A “Store Closed” sign is displayed on the Bed Bath & Beyond store in Farmingdale, N.Y., on Friday, January. 6, 2023.
Johnny Milano | bloomberg | Getty Images
bed bath behind On Sunday, it filed for Chapter 11 bankruptcy protection after failing on several last-ditch attempts to raise enough money to keep the company afloat.
The beleaguered home goods retailer had been warning of possible bankruptcy since early January, when it issued a “continuance” notice that it might not have the money to cover expenses after a disastrous holiday season. Shares of the company closed at 29 cents on Friday, giving it a market value of $136.9 million. The stock is down about 88% this year. Last April, it was trading about $20 a share.
The company’s namesake 360 and 120 Buybuy Baby stores will remain open for the time being as they begin closing business and liquidating assets. The company said in a statement that it has filed applications in New Jersey bankruptcy court asking permission to auction the trademarks. I’ve already committed to closing all Harmon FaceValue stores.
In late November, BedPath had assets of about $4.4 billion and debts of $5.2 billion, court filings show. Along with a long list of creditors, including sellers like Pinterest, Keurig and Blue Yonder, the company owes the most to BNY Mellon at $1.18 billion, documents show. The bank has total creditors between 25,001 and 50,000 and employs about 14,000 non-seasonal workers, court filings say.
“Millions of customers have trusted us with the most important milestones in their lives – from going off to college to getting married, settling into a new home to having a baby. Our teams have worked with amazing purpose to support and promote our beloved banners, crib and bed,” said Sue Goff, Bath & Beyond CEO and CEO. buybuy BABY’s statement.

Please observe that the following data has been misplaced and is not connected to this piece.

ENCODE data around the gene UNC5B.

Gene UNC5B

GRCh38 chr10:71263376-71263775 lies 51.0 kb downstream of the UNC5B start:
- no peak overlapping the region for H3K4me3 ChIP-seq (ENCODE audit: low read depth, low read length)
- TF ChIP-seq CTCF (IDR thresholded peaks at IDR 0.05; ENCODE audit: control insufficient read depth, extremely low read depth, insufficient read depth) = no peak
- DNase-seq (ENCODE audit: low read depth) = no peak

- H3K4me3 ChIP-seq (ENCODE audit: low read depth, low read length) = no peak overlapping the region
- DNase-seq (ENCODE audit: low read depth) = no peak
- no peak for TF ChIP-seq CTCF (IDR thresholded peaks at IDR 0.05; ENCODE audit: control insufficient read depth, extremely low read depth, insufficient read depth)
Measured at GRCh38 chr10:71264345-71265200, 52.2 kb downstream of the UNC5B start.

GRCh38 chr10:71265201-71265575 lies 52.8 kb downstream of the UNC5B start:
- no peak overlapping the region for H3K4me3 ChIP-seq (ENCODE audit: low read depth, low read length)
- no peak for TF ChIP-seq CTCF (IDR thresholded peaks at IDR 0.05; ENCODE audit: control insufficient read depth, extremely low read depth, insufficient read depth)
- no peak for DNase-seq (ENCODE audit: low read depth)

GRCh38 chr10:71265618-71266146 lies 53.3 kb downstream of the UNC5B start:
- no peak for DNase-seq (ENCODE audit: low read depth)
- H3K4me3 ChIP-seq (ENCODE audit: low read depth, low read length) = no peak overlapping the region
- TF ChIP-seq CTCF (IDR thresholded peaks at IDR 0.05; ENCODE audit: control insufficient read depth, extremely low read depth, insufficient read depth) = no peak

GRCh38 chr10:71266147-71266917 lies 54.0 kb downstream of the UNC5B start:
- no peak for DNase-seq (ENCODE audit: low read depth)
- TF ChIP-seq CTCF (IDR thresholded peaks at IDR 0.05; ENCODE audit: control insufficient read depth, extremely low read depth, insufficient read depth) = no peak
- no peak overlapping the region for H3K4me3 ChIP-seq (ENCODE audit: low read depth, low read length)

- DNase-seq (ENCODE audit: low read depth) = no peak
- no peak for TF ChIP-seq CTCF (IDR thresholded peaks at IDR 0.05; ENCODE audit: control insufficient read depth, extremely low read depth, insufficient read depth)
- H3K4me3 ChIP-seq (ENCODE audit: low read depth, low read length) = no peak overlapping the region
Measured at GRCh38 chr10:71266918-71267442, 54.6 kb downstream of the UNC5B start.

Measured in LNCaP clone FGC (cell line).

Sixth Street has agreed to lend Bed Bath $240 million in debtor debtor financing so that the company can obtain the cash flow needed to support operations through the bankruptcy process. BedPath said it plans to continue paying employees wages and benefits, maintaining customer programs and fulfilling obligations to vendors.
Holly Itlin, a longtime retail transformation expert and partner and managing director with advisory group AlixPartners, has been named Bed Bath’s chief financial officer and chief restructuring officer, the filings say.
“Bed Bath and Beyond has finally resigned itself to the fact that its business is broken and has filed for bankruptcy,” said Neil Saunders, a retail analyst and consultant who serves as Managing Director of GlobalData.
“Although it’s been a long time coming, they simply couldn’t defy gravity forever,” he said.
Bed Bath has been hanging by a thread since January but has refused to go down without a fight. The company said it acquired what was at the time considered a Hail Mary stock offering in early February that was expected to inject more than $1 billion in equity into Bed Bath, but the plan fell through and only brought in $360 million.
At the end of March, Bid Path announced another stock offering that it hoped would bring in $300 million, but this news sent the stock price down, and he struggled to raise the money he hoped the offering would provide. As of April 10th, the company has sold approximately 100.1 million shares and raised just $48.5 million.
In the filings, the company warned if it didn’t raise the expected proceeds from the show, it would likely file for bankruptcy protection.
Days after announcing its second stock offering, BidPath said it had partnered with liquidation company Helco Global to boost its inventory levels. Under the agreement, Hilco’s ReStore Capital agreed to purchase up to $120 million in goods from the company’s major suppliers after relations with the Bed Bath sellers soured over liquidity issues.
However, the plans ultimately prove futile.
The retailer struggled to maintain relationships with its sellers and was grappling with low inventory levels, lagging sales and a rapidly dwindling cash pile.
With the holiday season approaching, Bed Bath has had difficulty keeping its shelves stocked, the company said in a securities filing, and because of liquidity issues, some vendors have begun asking for advance payments.